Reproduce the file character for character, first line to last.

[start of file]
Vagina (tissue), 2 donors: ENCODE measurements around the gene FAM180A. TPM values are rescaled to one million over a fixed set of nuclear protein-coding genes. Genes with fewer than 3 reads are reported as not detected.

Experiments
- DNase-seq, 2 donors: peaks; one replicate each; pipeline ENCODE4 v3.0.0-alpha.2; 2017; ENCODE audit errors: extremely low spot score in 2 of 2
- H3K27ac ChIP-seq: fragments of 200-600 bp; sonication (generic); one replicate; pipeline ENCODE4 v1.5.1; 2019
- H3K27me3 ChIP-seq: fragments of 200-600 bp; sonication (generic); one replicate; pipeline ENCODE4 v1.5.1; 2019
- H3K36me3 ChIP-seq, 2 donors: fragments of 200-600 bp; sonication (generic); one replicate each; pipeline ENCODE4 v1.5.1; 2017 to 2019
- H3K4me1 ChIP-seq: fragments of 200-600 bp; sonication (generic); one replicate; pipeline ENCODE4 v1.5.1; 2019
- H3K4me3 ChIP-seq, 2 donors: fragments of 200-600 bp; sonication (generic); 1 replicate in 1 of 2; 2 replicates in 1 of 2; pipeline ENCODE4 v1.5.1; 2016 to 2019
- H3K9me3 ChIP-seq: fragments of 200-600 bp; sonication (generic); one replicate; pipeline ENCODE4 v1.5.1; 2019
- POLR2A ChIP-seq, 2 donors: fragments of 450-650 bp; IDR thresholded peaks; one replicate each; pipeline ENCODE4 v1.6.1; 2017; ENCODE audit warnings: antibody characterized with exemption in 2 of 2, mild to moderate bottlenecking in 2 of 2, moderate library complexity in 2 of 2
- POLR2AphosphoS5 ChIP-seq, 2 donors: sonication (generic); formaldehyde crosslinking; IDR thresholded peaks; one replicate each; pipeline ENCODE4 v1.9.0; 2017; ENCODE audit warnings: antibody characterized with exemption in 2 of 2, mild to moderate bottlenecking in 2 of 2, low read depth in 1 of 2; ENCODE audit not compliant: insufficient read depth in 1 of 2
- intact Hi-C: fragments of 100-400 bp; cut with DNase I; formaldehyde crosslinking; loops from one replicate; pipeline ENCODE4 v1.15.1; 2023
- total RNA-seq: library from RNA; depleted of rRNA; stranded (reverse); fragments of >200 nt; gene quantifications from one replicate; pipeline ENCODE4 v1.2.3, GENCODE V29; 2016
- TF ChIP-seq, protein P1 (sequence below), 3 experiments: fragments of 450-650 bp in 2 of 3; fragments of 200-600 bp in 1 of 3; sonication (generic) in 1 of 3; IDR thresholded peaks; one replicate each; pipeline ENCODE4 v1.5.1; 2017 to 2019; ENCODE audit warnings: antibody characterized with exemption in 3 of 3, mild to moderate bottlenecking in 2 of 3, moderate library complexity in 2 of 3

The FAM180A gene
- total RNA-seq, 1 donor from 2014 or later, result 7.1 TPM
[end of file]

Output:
Vagina (tissue), 2 donors: ENCODE measurements around the gene FAM180A. TPM values are rescaled to one million over a fixed set of nuclear protein-coding genes. Genes with fewer than 3 reads are reported as not detected.

Experiments
- DNase-seq, 2 donors: peaks; one replicate each; pipeline ENCODE4 v3.0.0-alpha.2; 2017; ENCODE audit errors: extremely low spot score in 2 of 2
- H3K27ac ChIP-seq: fragments of 200-600 bp; sonication (generic); one replicate; pipeline ENCODE4 v1.5.1; 2019
- H3K27me3 ChIP-seq: fragments of 200-600 bp; sonication (generic); one replicate; pipeline ENCODE4 v1.5.1; 2019
- H3K36me3 ChIP-seq, 2 donors: fragments of 200-600 bp; sonication (generic); one replicate each; pipeline ENCODE4 v1.5.1; 2017 to 2019
- H3K4me1 ChIP-seq: fragments of 200-600 bp; sonication (generic); one replicate; pipeline ENCODE4 v1.5.1; 2019
- H3K4me3 ChIP-seq, 2 donors: fragments of 200-600 bp; sonication (generic); 1 replicate in 1 of 2; 2 replicates in 1 of 2; pipeline ENCODE4 v1.5.1; 2016 to 2019
- H3K9me3 ChIP-seq: fragments of 200-600 bp; sonication (generic); one replicate; pipeline ENCODE4 v1.5.1; 2019
- POLR2A ChIP-seq, 2 donors: fragments of 450-650 bp; IDR thresholded peaks; one replicate each; pipeline ENCODE4 v1.6.1; 2017; ENCODE audit warnings: antibody characterized with exemption in 2 of 2, mild to moderate bottlenecking in 2 of 2, moderate library complexity in 2 of 2
- POLR2AphosphoS5 ChIP-seq, 2 donors: sonication (generic); formaldehyde crosslinking; IDR thresholded peaks; one replicate each; pipeline ENCODE4 v1.9.0; 2017; ENCODE audit warnings: antibody characterized with exemption in 2 of 2, mild to moderate bottlenecking in 2 of 2, low read depth in 1 of 2; ENCODE audit not compliant: insufficient read depth in 1 of 2
- intact Hi-C: fragments of 100-400 bp; cut with DNase I; formaldehyde crosslinking; loops from one replicate; pipeline ENCODE4 v1.15.1; 2023
- total RNA-seq: library from RNA; depleted of rRNA; stranded (reverse); fragments of >200 nt; gene quantifications from one replicate; pipeline ENCODE4 v1.2.3, GENCODE V29; 2016
- TF ChIP-seq, protein P1 (sequence below), 3 experiments: fragments of 450-650 bp in 2 of 3; fragments of 200-600 bp in 1 of 3; sonication (generic) in 1 of 3; IDR thresholded peaks; one replicate each; pipeline ENCODE4 v1.5.1; 2017 to 2019; ENCODE audit warnings: antibody characterized with exemption in 3 of 3, mild to moderate bottlenecking in 2 of 3, moderate library complexity in 2 of 3

The FAM180A gene
- total RNA-seq, 1 donor from 2014 or later, result 7.1 TPM